Monday, April 25, 2011

"Old White Men" (Now These Are Terror Attacks) They Lied About BP Oil Blitz (Corexit Explodes!) & About Fukushima (Where Are "They" Going to Hide?)

(Sitting and Thinking on a Bench at Price Park Library - Greensboro, NC)
Thinking less and less of Obama? I am sad about this too. But we've got to organize and get the word out! In self defense, at least! (I wish this tape were "doctored.")
"Huge oil" content "within the tissues of the seafood." - Wilma Subra Environmental Scientist/Study Author "Chemicals" from the sprayed-on seafood "showing up in people's blood samples."
Bet you didn't know that. Seafood lover!
"What BP has done to the Gulf amounts to a carpet bombing with dangerous chemicals."
Information is power, folks. Use it.
Impact of Gulf Spill Persists By Robert Redford 23 April 11 In New Film, Residents of the Gulf Say Impact of Spill Persists In the wake of the Deepwater Horizon blowout last year, BP repeatedly misled the public about how much oil was spewing into the Gulf of Mexico. Now, as we mark the one-year anniversary of the blowout, company executives would like us to believe that the spill has been cleaned up and the Gulf of Mexico is back to normal.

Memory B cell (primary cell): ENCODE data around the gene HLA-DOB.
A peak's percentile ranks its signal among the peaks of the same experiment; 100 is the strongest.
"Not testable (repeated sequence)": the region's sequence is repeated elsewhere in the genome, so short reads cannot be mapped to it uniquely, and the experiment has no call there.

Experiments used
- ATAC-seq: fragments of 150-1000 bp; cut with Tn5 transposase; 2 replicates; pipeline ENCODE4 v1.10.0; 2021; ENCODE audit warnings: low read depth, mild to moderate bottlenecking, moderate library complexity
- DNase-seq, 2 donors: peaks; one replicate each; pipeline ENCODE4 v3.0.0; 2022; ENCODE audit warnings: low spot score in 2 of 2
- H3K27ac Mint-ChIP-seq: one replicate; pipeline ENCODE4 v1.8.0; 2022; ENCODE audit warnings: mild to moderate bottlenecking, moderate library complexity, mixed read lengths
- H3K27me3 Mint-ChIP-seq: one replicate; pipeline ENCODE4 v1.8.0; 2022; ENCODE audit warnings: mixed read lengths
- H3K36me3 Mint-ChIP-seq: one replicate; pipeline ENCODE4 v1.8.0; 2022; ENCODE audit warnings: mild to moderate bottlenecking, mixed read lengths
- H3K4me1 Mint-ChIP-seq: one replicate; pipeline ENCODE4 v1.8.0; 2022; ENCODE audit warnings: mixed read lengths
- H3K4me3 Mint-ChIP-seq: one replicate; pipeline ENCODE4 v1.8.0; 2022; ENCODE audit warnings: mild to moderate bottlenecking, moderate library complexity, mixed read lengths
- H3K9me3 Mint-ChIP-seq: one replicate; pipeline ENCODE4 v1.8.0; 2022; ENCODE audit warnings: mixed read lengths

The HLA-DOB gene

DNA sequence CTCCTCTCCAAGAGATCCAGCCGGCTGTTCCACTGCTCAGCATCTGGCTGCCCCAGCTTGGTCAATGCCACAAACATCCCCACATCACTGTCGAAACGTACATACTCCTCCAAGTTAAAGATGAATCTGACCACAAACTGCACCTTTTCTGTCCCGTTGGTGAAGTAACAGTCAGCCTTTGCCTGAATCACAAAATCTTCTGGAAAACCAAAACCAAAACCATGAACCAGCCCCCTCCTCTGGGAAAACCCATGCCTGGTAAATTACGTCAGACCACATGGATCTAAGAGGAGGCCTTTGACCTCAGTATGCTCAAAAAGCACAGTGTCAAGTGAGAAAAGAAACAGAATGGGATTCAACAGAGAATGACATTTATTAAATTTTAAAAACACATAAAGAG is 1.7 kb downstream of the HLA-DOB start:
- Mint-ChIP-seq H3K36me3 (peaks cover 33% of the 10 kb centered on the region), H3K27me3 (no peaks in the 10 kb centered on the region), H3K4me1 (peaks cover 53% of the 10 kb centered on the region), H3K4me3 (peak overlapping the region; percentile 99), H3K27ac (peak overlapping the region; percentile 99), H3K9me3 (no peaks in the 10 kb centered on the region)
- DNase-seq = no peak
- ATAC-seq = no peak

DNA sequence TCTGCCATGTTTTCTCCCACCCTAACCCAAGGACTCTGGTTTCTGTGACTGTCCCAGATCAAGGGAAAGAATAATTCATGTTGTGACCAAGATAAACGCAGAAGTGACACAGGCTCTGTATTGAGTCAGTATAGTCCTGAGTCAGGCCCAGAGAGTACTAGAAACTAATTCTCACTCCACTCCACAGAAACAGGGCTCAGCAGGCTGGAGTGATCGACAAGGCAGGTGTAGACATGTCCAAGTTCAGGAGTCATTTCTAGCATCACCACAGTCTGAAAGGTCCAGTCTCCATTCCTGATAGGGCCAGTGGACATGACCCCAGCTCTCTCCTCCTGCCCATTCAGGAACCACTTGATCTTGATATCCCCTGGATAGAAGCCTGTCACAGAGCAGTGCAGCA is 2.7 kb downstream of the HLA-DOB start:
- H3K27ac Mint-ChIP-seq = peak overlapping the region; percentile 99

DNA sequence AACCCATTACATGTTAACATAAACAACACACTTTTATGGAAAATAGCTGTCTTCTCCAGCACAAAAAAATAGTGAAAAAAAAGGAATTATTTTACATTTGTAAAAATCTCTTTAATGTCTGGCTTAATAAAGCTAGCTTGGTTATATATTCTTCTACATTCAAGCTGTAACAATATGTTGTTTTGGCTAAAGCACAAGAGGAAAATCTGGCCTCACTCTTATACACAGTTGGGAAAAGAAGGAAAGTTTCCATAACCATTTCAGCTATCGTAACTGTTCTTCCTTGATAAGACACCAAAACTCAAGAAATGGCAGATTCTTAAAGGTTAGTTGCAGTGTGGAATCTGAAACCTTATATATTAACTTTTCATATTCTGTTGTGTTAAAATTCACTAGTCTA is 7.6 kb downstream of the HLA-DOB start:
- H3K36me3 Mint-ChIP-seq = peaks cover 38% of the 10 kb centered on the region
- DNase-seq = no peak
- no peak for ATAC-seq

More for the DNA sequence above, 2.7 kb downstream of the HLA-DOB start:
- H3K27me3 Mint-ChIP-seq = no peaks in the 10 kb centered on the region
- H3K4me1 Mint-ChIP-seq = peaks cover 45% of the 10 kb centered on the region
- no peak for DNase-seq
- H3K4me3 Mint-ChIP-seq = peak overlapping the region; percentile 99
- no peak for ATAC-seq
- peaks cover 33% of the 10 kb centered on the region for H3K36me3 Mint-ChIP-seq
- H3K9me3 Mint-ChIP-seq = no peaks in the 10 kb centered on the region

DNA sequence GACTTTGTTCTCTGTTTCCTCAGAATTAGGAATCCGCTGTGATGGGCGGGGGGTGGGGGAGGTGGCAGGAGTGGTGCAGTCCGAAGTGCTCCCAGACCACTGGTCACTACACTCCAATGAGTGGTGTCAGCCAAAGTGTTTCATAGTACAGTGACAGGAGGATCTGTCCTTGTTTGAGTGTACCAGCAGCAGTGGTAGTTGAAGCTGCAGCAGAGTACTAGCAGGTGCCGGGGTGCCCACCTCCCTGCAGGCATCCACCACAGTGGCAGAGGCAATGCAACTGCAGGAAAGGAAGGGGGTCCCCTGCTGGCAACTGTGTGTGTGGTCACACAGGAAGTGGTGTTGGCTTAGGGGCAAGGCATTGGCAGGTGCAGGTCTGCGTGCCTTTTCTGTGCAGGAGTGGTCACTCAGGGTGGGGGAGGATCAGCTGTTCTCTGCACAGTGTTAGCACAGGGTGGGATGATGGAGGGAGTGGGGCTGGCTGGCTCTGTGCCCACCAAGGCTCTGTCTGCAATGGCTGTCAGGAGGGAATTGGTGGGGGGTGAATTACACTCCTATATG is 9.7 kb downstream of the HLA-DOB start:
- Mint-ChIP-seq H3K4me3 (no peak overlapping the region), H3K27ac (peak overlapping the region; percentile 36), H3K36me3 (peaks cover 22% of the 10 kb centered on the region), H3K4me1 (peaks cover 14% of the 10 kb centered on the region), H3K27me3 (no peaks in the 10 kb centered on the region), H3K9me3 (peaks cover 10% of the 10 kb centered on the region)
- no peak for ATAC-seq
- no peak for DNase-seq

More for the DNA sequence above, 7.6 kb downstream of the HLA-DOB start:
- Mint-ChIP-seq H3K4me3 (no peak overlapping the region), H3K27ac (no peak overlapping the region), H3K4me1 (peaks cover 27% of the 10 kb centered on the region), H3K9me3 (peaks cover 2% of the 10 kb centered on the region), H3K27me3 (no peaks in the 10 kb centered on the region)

The people who actually live along the Gulf Coast tell us something different. In a powerful new documentary airing on Saturday on Planet Green called 'Stories From the Gulf,' residents make it clear they are still suffering the aftermath of the largest oil spill in American history. The movie is based on interviews produced by NRDC and Bridge the Gulf and recorded by Story Corps. I had the opportunity to provide the opening narration for the film, but most of the voices come right out of the Gulf. Finally, the people whose voices were so often drowned out by BP's multimillion dollar PR machine have a chance to speak for themselves. They describe the struggle to feed their families after fishing grounds were closed and tourism dried up. Captain Darla Rooks talks about the persistent rashes, headaches, and other illnesses she's experienced after coming into contact with oil and dispersants. Rosina Philippe laments the dead porpoises and star fish she still sees washing ashore. Eric Tiser says, "I've been in the bayou my whole life, and ain't never seen so much dead stuff in the last six months." These Gulf Coast residents also worry what the spill will do to the future health of marine life. "My community is a fishing community," says Wendy Billiot. "And we're concerned about the long-reaching effects that the dispersants are going to have on the seafood. Are the fish going to continue to follow their life cycles? Are they going to grow past the larval stage? How much of all of these natural resources are going to be affected long-term? I think it's a lot of question marks." Uncertainty weighs heavily on most of the people in the film. "I never thought at the time that it would impact us the way it has," says Ryan Lambert. "After 30 years of building the largest guide business on the Gulf Coast, here we are down 90-something percent, we're going to have to rebrand and put the perception that everything is fine. But how do you do that if you don't know that it's fine?" Listening to people describe how much the bayou means to them, you realize how painful it must be not to know if their way of life can survive. But to know that the damage was wrought not by the caprice of a hurricane but by the greed and negligence of oil companies is just plain infuriating. Numerous investigations, including President Obama's National Commission on the Deepwater Horizon Oil Spill and Offshore Drilling, found that while BP, Halliburton, and Transocean made many reckless decisions before the blowout, the entire oil and gas industry lacks a culture of safety and risk assessment. The federal government, in turn, lacks the power and capacity to oversee offshore drilling. The oil industry, the government, and Congress must take steps to strengthen the safeguards that protect workers and the Gulf environment. America, meanwhile, must reduce the addiction to oil that drives companies into ever riskier conditions, like the deepwater. But even as we put these changes in place, we must not disregard the people on the frontlines of this spill. We must not minimize their struggle or the sense of loss and sorrow that persists to this day. Instead, we should listen to what they have to say. Don't miss 'Stories From the Gulf': tune in Saturday at 2:30 p.m. on Planet Green. Find Planet Green on your TV. Stories From the Gulf (official trailer):